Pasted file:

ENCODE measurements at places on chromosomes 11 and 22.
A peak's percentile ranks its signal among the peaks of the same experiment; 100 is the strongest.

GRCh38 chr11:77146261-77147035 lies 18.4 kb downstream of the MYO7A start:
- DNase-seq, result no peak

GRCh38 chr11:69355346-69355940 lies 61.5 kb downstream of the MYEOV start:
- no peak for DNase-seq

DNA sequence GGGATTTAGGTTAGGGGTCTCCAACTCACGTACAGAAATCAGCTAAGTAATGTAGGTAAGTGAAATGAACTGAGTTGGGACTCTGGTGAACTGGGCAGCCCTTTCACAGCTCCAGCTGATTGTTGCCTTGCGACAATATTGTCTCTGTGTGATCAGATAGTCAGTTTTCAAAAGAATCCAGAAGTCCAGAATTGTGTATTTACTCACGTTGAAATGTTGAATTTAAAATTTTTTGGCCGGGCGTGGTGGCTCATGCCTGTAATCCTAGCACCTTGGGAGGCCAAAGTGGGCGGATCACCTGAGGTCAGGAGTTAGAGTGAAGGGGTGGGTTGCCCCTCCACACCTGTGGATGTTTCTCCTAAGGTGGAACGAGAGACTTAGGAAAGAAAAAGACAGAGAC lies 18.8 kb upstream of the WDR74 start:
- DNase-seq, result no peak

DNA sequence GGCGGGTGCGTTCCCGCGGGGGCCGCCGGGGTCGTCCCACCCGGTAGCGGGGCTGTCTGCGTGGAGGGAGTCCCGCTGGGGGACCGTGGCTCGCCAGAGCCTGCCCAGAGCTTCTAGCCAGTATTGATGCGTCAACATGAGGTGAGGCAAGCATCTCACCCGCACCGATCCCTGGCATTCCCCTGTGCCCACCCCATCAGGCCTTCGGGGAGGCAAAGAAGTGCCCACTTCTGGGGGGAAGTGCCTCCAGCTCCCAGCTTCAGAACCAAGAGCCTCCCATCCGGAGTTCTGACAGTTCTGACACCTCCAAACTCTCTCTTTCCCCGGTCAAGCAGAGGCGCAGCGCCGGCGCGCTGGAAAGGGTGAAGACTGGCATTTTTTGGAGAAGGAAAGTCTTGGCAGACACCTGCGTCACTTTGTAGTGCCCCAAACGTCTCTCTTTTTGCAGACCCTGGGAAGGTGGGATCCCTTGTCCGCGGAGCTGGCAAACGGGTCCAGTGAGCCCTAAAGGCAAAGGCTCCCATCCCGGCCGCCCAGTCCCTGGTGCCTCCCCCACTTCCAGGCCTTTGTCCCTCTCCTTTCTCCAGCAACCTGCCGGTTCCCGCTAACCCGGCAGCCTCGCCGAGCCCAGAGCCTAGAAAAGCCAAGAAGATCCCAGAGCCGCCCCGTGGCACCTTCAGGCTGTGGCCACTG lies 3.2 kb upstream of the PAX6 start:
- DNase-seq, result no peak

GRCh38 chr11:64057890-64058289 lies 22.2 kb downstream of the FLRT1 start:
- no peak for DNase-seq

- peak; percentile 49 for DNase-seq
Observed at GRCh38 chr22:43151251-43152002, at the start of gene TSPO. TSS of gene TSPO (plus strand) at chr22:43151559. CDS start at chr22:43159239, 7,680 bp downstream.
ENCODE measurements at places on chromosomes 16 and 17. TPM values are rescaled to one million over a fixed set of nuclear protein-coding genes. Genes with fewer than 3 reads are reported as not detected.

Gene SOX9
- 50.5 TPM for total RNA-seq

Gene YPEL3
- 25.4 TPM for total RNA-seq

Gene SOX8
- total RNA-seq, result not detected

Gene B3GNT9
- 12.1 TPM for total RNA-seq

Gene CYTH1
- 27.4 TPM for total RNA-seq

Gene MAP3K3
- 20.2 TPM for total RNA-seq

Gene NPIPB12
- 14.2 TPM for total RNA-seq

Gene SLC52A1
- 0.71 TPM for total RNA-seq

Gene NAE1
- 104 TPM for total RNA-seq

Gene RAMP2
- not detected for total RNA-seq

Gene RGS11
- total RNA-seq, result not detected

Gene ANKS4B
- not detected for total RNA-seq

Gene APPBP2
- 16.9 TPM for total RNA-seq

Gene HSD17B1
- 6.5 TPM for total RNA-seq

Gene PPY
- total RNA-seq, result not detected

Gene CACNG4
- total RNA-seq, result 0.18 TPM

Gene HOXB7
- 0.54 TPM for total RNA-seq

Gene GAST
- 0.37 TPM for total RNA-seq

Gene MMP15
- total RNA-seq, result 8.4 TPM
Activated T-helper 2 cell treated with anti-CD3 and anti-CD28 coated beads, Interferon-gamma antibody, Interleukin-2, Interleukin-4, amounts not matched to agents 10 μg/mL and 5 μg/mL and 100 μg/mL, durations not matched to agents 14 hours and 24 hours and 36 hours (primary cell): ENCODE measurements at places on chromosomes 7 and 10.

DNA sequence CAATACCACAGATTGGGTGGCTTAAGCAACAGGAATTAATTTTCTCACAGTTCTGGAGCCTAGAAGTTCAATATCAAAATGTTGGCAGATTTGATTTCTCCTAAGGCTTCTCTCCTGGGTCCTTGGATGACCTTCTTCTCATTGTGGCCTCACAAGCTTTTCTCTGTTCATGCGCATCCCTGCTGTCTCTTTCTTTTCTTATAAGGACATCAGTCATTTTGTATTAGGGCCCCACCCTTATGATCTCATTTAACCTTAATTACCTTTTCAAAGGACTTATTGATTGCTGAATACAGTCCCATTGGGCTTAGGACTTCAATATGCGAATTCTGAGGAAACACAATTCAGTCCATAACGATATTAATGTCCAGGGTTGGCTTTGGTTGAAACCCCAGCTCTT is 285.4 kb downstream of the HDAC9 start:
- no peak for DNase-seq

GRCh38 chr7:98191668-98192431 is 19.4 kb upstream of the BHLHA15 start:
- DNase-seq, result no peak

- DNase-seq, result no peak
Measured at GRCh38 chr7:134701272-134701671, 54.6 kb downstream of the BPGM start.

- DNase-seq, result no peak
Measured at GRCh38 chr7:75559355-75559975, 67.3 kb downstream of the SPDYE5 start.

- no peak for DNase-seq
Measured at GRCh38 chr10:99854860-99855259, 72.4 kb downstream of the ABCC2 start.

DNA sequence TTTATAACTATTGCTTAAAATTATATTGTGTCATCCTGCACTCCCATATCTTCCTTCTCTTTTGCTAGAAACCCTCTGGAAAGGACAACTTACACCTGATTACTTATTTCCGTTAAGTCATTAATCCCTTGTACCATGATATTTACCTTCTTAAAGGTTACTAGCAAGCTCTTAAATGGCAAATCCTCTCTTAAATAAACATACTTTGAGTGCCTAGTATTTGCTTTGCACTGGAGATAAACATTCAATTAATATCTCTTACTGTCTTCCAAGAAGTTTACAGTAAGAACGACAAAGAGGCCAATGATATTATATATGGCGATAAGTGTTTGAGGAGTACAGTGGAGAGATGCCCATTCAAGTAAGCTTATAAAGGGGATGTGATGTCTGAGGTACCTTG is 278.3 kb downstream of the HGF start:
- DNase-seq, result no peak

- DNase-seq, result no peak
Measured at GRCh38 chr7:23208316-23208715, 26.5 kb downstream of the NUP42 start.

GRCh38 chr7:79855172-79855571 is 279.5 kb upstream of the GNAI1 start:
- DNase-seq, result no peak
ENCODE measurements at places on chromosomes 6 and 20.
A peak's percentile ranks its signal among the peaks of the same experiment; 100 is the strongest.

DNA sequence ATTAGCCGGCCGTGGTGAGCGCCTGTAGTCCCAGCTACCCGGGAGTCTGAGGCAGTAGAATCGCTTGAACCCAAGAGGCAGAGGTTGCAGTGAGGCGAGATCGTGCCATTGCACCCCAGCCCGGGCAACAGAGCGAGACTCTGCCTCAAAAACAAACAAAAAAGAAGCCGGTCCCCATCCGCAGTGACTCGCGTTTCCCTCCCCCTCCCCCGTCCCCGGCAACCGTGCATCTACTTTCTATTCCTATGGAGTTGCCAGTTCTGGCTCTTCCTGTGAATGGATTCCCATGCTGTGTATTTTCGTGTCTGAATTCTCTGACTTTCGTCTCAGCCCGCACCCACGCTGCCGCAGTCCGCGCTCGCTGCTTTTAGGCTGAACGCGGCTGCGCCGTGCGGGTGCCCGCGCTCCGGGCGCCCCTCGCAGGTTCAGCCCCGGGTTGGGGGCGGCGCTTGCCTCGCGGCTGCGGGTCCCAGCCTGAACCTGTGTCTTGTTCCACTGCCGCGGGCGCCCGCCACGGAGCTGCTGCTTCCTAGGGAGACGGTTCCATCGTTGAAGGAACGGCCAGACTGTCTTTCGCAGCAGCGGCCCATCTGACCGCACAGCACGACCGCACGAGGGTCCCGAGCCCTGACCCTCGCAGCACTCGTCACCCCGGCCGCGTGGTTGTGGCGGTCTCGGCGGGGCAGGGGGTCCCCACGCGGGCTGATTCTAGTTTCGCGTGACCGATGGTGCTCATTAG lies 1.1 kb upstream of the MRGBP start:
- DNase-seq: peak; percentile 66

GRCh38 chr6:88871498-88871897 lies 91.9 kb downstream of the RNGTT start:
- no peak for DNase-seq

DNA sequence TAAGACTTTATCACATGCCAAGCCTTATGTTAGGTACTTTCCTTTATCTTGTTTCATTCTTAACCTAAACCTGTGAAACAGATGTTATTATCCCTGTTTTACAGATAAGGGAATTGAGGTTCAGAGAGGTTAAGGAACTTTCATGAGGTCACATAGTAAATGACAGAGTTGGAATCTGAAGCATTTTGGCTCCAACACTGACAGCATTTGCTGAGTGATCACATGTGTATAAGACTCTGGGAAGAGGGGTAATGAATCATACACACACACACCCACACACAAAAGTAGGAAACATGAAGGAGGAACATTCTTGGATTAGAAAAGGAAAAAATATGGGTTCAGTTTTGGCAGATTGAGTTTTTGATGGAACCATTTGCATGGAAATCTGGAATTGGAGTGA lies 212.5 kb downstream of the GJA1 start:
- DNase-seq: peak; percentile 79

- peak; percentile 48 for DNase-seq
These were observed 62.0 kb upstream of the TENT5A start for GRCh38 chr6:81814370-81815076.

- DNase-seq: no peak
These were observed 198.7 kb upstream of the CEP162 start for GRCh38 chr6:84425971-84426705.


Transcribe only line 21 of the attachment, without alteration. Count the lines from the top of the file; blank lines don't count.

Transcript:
- total RNA-seq, result not detected